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The 1941 New England folk fantasy THE DEVIL AND DANIEL WEBSTER, also known (among other titles) as has long held a special place in the Criterion Collection. Initially released at 106 minutes then shorn of over 20 minutes for subsequent re-issues, Criterion first restored director William Dieterle’s independent production for laserdisc in the 1990s from the best elements they could find at the time. A subsequent DVD edition improved upon that release, but neither can compare to the movie’s spectacular new 4K restoration, courtesy of the UCLA Film & Television Archive’s Scott MacQueen, The Film Foundation and Criterion, which is now available for viewers on Blu-Ray.

Working from the 35mm nitrate original camera negative as well as a German 35mm nitrate duplicate discovered since Criterion’s DVD was issued, MacQueen has been able to restore problematic sections of this badly-treated picture back to nearly a pristine condition. Further restoration with modern digital tools has been employed as well, resulting in a crisp, high grain image with detail like you’ve never seen before, as well as a consistency between the disparate source elements that previous restorations lacked. In all, watching the film here – which Criterion has released under its first theatrical title, ALL THAT MONEY CAN BUY – is a true revelation.

The work better enables viewers to appreciate this unique Dieterle production, which adapts Stephen Vincent Benet’s story of Jabez Stone, a New Hampshire farmer (James Craig) who, upon feeling the weight of misfortune in 1840, makes a pact with devilish “Mr. Scratch” (Walter Huston). The result is financial success over a seven year span, albeit at the price of his wife (Anne Shirley) and family – Jabez having been further corrupted by a jezebel (“Cat People”’s Simone Simon). While Stone’s fate appears to be sealed, his wife ultimately enlists the help of Granite State politician Daniel Webster (Edward Arnold) to argue against that contract, setting in motion a one-of-a-kind otherworldly litigation for the farmer’s soul.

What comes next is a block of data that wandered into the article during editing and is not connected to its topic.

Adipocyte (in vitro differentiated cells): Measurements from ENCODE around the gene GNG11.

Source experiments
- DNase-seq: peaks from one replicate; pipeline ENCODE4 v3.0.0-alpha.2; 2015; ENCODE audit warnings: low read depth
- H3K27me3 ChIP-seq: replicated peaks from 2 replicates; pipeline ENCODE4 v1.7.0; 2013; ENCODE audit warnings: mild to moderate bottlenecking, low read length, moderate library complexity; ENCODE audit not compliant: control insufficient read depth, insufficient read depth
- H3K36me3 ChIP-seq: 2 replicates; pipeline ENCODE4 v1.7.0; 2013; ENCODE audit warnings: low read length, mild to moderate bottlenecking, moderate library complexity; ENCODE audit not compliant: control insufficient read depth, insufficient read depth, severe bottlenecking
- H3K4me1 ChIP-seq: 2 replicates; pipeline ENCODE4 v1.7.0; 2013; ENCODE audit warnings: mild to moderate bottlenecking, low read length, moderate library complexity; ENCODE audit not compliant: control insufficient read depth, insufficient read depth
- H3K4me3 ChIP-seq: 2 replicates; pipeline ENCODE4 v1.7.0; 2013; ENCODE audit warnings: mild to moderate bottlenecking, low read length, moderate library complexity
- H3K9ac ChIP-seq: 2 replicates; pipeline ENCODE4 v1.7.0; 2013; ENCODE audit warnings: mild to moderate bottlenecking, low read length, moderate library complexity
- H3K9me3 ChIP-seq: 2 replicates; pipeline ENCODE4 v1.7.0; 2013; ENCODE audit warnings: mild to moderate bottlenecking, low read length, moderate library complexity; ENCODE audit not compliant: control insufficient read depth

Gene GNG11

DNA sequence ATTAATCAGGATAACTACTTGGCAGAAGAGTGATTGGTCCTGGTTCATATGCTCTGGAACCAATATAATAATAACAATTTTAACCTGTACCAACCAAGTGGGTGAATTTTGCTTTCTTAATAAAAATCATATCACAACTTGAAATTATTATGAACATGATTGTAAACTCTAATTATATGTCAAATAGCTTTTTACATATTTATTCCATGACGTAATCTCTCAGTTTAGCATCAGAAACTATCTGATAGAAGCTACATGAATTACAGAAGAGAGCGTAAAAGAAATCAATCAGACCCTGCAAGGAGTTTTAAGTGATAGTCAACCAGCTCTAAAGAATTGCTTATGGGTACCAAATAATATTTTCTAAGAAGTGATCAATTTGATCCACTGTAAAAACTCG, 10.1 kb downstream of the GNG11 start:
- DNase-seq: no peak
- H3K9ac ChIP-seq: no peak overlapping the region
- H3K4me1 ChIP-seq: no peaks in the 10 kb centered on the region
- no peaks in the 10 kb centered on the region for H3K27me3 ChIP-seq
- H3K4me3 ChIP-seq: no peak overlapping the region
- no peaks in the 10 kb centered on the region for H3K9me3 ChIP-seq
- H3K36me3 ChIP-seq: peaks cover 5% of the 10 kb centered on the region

“The Devil and Daniel Webster” has a memorable look and sense of mood – no surprise with the film having been shot by Dieterle and cinematographer Joseph August at RKO in between Orson Welles’ storied “Citizen Kane” and its ill-fated follow-up “The Magnificent Ambersons.” As such, the picture boasts the same type of glorious black-and-white “feel”, with Robert Wise’s editing adding to the film’s rich and unusual mix of New England folklore, supernatural fantasy, and moral fable with just a dash of patriotic politics thrown in for good measure.

The performances are mostly superb with the exception of Craig, who’s never more than serviceable and feels a peg or two above William Sanderson’s Larry from the “Newhart” sitcom of the 1980s. It’s an overly broad performance from Craig that doesn’t generate much sympathy for Stone’s plight, but thankfully the rest of the cast compensates, most especially Huston. With his conniving grin and good humor, Huston’s “Mr. Scratch” is a classic performance that brightens the film every time he’s on-screen, and his enthusiasm is matched by Bernard Herrmann’s score. This is one of the maestro’s very best efforts, infusing traditional folk melodies into a broad symphonic milieu that further distinguishes the movie.

It’s an irresistible film given an enhanced presentation on Criterion’s Blu-Ray (1.37 B&W, PCM mono), which has also been augmented with its various extras from previous Criterion releases: these include the “revised” Bruce Eder/Steven C. Smith commentary track; Alec Baldwin’s reading of Benet’s story; a quick comparison of the movie’s different versions; two Columbia Workshop radio dramas; the trailer; and, new for the Blu-Ray, an episode from the Criterion Channel series “Observations on Film Art” about Wise’s editorial prowess. Bravo!


Also New & Notable

Even though the history of “Star Wars” has been told and retold, documentary specialist Brian Volk-Weiss (“The Toys That Made Us”) has produced a new program with some fresh insights: STAR WARS: ICONS UNEARTHED (aprx. 5 hours, 2023; Mill Creek).